Farmer Boy (Little House Series: Classic Stories #2)

Farmer Boy (Little House Series: Classic Stories #2)

Audiobook(CD - Unabridged, 6 CDs, 6 Hours)

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Farmer Boy 4.7 out of 5 based on 0 ratings. 41 reviews.
Anonymous More than 1 year ago
I have read the entire Laura Ingalls Wilder seiris. I don't know if Farmer Boy is my favorite book; but it's a good read full of laughs, belive me! RebekahRater
InTheBookcase More than 1 year ago
Almanzo Wilder is a farmer, who wants to be just as hard a worker as his father is. He helps his family by working with their crops of hay, selling the potatoes, hoeing carrots, planting corn & pumpkins, and picking berries. He learns how to do everything else on the farm too, like dealing with the sheep & pigs, to training the young oxen & horses, to gathering the sap from the trees. Almanzo also does things that other children do, like going to school, or sledding on a winter day, and sometimes he gets in trouble, whether he's in it by himself or with his older brother & sisters. There's usually something exciting going on, like the County Fair, or a holiday like Independence Day. When Mother & Father leave for a few days, what do you think the children do in their absence? He's a hungry growing boy and it seems that the Wilder's table is always overflowing with good home-cooked food, so there's plenty, even for Almanzo's very large appetite. "Farmer Boy" is the third book in the "Little House" series, but since Almanzo's story isn't connected to the other stories in the series, you can read this book at any time, even if you haven't read any of the other books. A few years ago, my family read this book aloud, and I've read it again myself since then. I enjoy reading the "Little House" books, and this one is a definite favorite. I think anyone, boys or girls, would like reading this story.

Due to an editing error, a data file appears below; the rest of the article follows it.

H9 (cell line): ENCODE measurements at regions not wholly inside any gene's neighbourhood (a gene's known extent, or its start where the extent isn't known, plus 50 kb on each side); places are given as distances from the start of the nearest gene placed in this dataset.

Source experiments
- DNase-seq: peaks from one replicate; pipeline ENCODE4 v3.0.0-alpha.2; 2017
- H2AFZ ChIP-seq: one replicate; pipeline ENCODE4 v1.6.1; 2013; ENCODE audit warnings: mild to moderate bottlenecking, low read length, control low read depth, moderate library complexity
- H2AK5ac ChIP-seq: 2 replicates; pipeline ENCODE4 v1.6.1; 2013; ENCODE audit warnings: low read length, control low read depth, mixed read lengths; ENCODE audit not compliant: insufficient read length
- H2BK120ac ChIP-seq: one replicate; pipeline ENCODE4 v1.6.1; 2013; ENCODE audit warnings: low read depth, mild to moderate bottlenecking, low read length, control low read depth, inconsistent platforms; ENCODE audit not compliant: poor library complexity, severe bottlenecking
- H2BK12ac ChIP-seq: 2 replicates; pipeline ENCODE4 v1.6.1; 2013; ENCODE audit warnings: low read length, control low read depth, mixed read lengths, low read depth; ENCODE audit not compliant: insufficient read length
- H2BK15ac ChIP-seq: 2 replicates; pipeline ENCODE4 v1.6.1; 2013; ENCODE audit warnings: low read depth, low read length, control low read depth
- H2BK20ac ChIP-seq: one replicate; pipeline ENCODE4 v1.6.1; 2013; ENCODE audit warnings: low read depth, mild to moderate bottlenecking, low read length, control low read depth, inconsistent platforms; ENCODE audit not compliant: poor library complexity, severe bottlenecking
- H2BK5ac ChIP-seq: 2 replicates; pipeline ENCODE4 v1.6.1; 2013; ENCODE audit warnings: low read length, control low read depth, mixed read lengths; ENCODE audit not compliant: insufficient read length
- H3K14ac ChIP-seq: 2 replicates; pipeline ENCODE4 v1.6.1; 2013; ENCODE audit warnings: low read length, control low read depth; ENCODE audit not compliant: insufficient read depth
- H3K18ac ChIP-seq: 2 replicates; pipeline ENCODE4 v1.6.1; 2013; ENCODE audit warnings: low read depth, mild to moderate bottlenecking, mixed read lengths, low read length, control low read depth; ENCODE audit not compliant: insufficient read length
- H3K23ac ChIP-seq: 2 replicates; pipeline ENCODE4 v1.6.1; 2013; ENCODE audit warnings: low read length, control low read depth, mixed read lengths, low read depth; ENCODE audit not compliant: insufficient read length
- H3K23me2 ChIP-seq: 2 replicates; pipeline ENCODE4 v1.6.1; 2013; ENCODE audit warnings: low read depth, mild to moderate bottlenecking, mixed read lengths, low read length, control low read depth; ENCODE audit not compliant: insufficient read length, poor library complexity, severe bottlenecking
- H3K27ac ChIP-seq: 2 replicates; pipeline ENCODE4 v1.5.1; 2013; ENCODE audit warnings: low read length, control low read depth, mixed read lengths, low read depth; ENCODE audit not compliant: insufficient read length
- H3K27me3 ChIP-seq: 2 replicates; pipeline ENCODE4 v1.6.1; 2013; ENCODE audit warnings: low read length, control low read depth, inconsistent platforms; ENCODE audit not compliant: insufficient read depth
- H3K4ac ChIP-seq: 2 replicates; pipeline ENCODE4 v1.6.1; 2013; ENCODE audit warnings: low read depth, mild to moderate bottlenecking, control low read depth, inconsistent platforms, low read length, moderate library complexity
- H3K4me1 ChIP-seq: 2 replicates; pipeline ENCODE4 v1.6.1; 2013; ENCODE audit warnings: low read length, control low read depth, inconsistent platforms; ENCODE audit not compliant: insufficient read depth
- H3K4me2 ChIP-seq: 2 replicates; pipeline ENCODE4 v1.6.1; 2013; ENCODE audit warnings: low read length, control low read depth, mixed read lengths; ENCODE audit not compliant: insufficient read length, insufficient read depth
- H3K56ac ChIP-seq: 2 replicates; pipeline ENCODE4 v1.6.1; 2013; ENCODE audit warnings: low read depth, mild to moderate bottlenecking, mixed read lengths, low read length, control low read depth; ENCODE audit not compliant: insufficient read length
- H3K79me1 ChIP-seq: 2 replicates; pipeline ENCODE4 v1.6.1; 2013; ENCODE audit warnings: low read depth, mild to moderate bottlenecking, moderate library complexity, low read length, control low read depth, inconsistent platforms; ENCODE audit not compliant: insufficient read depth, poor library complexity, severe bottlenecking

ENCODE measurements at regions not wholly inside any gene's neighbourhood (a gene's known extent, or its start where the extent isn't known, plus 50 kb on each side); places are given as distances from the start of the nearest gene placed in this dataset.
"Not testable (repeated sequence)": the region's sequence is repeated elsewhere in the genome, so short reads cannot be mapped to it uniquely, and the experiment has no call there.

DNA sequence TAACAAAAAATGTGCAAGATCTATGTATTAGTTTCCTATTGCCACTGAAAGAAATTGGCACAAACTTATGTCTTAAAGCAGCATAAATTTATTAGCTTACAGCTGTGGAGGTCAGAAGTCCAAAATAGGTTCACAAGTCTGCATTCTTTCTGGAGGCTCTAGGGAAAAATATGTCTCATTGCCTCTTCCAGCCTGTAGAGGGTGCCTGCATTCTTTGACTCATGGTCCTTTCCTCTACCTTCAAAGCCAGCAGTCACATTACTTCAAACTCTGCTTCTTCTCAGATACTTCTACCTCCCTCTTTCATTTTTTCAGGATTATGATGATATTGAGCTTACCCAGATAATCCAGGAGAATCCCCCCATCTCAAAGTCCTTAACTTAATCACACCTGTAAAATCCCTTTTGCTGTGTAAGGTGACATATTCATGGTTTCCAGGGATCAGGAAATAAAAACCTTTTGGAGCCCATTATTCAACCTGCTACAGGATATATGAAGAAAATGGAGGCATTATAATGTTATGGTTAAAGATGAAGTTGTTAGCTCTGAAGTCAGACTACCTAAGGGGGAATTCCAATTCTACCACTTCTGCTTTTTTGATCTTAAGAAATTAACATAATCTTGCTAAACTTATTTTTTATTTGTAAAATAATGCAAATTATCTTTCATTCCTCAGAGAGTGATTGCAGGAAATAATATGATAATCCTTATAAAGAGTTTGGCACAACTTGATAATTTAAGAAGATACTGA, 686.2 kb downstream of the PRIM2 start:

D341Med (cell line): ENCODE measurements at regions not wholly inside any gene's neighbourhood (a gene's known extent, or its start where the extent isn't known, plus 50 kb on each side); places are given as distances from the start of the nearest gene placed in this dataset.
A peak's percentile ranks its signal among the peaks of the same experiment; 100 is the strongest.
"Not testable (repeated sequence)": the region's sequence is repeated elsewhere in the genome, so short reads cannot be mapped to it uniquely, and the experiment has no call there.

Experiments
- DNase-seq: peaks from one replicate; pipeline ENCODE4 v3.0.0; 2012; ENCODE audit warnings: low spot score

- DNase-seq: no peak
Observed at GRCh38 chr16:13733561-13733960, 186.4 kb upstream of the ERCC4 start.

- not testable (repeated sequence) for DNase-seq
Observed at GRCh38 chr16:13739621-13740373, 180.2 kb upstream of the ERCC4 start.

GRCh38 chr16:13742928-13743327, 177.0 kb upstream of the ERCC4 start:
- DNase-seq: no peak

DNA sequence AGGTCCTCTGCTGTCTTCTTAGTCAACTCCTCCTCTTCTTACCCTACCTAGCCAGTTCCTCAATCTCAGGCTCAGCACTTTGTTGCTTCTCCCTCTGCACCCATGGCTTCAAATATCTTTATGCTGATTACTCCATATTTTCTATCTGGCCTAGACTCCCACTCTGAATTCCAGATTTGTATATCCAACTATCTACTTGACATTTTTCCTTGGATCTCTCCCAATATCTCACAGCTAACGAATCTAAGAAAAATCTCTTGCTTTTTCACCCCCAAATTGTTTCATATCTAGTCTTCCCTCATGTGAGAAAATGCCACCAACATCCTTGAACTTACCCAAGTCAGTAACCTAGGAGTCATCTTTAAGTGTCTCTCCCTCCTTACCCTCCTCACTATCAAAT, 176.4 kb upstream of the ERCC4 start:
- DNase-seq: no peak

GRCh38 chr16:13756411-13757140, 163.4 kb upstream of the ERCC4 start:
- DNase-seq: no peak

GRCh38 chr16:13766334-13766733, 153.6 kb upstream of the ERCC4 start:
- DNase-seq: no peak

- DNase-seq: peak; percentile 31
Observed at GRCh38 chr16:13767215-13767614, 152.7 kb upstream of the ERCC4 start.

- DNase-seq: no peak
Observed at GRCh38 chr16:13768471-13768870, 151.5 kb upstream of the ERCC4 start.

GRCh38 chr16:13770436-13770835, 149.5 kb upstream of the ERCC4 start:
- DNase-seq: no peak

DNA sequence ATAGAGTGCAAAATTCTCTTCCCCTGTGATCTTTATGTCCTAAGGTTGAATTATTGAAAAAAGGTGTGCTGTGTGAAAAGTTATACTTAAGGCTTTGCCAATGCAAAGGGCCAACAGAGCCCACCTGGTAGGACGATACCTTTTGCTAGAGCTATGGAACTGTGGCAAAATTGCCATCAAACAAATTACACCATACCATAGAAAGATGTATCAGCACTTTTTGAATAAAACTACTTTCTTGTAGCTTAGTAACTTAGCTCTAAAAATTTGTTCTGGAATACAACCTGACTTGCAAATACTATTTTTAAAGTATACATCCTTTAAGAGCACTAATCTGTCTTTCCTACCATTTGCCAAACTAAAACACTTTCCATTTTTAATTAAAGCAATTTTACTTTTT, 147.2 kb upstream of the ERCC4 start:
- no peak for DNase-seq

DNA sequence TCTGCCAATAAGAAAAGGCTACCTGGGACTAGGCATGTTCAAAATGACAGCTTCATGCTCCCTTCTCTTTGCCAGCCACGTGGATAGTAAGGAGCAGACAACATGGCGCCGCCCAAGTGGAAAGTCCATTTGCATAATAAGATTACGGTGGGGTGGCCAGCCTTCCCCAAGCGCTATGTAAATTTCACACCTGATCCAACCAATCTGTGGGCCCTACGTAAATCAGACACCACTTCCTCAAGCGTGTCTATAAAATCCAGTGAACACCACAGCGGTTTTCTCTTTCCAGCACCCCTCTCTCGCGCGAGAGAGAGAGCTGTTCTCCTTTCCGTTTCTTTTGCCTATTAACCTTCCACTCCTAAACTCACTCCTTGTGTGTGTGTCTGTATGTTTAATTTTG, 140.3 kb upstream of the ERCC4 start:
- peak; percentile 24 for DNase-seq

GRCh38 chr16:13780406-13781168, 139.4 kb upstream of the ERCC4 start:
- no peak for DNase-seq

Mom-in-NY More than 1 year ago
I bought this book to read with my 5 year old son who loves learning about what life was like in the past (especially during 'pioneer' times). We visited the Farmer's Museum in Cooperstown, NY this past summer and he relates much of what he saw there to Almanzo's life. He has very little difficulty reading this book, but prefers to hear me read it to him. Some parts have been very excting, and others are a little more harsh than I had originally wanted to discuss with him (the death of a past school teacher being beaten to death by an unruly group of students---don't worry this info does not spoil any part of the book ¿), but he is very mature for his five years and has been able to deal with it. We are loving this book so far....I would highly recommend this book to any child interested in learning about life in the late 1800's or agriculture/ growing up on a farm.